The Law Society of Scotland has recently held a webinar on the vulnerable accused persoons in the Scottish criminal justice system. The webinar, as an earlier roundtable and a report were organised under on the the Netpralat Project[1]  on the vulnerable accused person in the Scottish criminal justice system. In this article, the Law Society would like to share some of the themes discussed at the event and to seek  comments from the wider legal community about work on this subject.


The webinar considered the issues regarding the vulnerable in the Scottish criminal justice system by:

  •  raising awareness of the work on the vulnerable in the Scottish criminal justice system
  •  providing a focus on the vulnerable accused
  •  how to improve and debate the position of the vulnerable in a criminal justice system


The UK has an adversarial system compared to the European inquisitorial system. Exactly what difference that makes is not known. The Scottish Government has been working actively on policies supporting the vulnerable witness. “Vulnerable” witnesses are those likely to suffer significant risk of harm as a result of giving evidence. But what does this definition mean? In practice, it includes those who are victims of sexual assault, domestic abuse, trafficking and stalking and those under the age of 18.

As with other countries, our vulnerable witnesses are supported in court by the use of special measures (remote links and screens). What is important is to support that witness to provide their best evidence. Recently, the Vulnerable Witness (Criminal Evidence) (Scotland) Act 2019 will ensure more child witnesses will be able to pre-record evidence to minimise distress and improve the quality of evidence by recording evidence at an earlier stage in proceedings for the most serious offences. The Act includes powers to extend the rule in time to vulnerable adult witnesses.

The vulnerable accused person

No-one would suggest that measures should not exist to support the vulnerable witness in giving evidence. Justice needs to be done quickly and to support them from “repeated” distressing and traumatic experiences. However, turning to the much broader question about the treatment of the vulnerable, there is a growing need to be able to identify and support the vulnerable accused person. Ultimately where there is inadequate support, miscarriages of justice may arise through unfairness, piecemeal approaches (with a post code lottery), delay within the court system, funding of the defence (Legal aid) and access to justice.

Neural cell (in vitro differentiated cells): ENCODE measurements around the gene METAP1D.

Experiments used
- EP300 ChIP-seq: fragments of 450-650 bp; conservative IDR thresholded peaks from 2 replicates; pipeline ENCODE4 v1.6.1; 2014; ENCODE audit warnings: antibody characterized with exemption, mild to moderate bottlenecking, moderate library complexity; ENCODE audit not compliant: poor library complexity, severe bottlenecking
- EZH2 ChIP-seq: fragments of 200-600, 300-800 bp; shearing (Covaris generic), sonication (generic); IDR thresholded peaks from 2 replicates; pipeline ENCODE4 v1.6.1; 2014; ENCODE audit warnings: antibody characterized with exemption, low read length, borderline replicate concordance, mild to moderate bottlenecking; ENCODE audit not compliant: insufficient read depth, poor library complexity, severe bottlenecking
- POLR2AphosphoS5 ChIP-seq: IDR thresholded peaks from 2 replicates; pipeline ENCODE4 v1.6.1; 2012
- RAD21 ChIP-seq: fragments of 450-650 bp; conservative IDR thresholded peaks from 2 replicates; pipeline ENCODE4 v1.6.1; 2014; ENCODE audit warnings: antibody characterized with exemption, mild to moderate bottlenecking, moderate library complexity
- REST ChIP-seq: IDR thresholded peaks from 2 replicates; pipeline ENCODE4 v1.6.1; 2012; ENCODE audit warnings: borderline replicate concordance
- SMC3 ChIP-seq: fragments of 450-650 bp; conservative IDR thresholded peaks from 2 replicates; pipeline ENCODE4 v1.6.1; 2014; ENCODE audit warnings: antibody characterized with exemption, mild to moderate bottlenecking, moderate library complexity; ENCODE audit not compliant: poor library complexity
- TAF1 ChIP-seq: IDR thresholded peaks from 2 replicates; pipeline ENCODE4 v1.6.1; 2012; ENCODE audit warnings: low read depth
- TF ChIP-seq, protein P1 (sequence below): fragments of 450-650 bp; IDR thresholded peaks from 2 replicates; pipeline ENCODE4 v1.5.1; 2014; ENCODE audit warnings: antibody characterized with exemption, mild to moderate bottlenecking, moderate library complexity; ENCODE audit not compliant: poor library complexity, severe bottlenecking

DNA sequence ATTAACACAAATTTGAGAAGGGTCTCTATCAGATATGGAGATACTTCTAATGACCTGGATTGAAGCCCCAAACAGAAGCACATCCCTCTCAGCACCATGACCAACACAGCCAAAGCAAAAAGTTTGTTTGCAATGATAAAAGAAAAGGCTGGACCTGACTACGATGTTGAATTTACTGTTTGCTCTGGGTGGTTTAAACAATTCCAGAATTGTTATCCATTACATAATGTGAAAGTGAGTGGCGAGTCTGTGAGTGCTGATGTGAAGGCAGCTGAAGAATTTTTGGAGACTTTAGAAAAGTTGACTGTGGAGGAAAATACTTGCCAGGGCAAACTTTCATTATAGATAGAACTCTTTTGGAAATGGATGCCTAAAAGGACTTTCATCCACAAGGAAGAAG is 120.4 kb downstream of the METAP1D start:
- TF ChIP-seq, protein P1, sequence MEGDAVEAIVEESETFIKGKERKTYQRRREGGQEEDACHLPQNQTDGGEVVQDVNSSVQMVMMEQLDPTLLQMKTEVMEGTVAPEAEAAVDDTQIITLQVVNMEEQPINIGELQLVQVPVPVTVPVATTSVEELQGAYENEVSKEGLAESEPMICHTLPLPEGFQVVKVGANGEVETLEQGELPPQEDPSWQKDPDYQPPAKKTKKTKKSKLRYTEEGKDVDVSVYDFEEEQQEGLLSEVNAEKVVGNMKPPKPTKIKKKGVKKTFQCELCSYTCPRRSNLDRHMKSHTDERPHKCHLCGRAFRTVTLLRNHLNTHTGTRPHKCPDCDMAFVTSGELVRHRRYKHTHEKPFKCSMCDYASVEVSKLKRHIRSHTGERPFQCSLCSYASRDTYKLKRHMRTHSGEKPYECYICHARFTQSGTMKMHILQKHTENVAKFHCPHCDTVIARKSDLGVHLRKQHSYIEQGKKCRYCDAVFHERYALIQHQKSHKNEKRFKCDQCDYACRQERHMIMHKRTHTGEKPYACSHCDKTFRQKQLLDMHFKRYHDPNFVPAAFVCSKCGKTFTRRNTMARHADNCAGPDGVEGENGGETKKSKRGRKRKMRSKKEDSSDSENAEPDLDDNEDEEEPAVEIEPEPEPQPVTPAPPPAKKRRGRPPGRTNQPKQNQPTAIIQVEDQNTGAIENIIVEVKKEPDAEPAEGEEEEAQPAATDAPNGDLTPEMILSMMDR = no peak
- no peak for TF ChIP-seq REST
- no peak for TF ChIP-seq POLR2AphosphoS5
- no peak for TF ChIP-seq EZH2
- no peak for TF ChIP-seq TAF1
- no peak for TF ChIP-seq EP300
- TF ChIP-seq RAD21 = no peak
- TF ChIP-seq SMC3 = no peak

Many issues are like those affecting vulnerable witnesses. But the vulnerable witness focuses only on giving evidence whereas the vulnerable accused person has to understand the court proceedings (physically and mentally), instruct legal representatives and give evidence if they elect so to do.

Too often, vulnerable people get into trouble with the law and are faced with navigating what is at times a clunky and highly challenging justice system. Many may not have previously been involved with the Scottish criminal justice system; some may be regular participants. Identification of the vulnerable accused person as early as possible in the system is crucial. Identification of those vulnerable accused. The role of their family is important as they may flag up conditions or issues for us as criminal justice professionals.

Consider what role you play? Could you do more to help those vulnerable accused persons at the outset. Where should advice be available?

How to identify vulnerability?

Some suggested approaches?

1. A Statutory Approach-

Section 42 of the Criminal Justice (Scotland) Act 2016 defines vulnerable as “where owing to mental disorder, the person appears… to be unable to (i) understand sufficiently what is happening, or (ii) communicate effectively with the police.”

2. The Equality Act 2010 “protected characteristics”

Take as an example. Should it be defined as being over 50/60/70?

3. Other

Should we include:

  •  Homelessness/Poverty
  •  Dependence issues
  •  Immigration Status
  •  Transient /permanent
  •  Adverse Childhood Effect (situations leading to an elevated risk of children/young people experiencing damaging impacts on health, or other social outcomes)
  •  Language


Our Report called for clearer/more consistent definitions of vulnerability, the creation of a central knowledge hub and how new technology can improve information sharing. Our work continues now on our project “Ensuring fairness: a review of the existing legislation measures and practices concerning the vulnerable persons accused of criminal offences in Scotland.”

We are interested in a comprehensive review of the existing legislation and practice with a UK and EU dimension. We would welcome examples from the defence and Crown perspectives highlighting issues arising in cases involving vulnerable accused persons. Any examples or information to help identify the practices/concerns to frame the final report and provide a comparative aspect.

[1] The project is funded by the European Union’s Justice programme.

Gilliam Mawdsley is a Policy Executive in The Law Society of Scotland.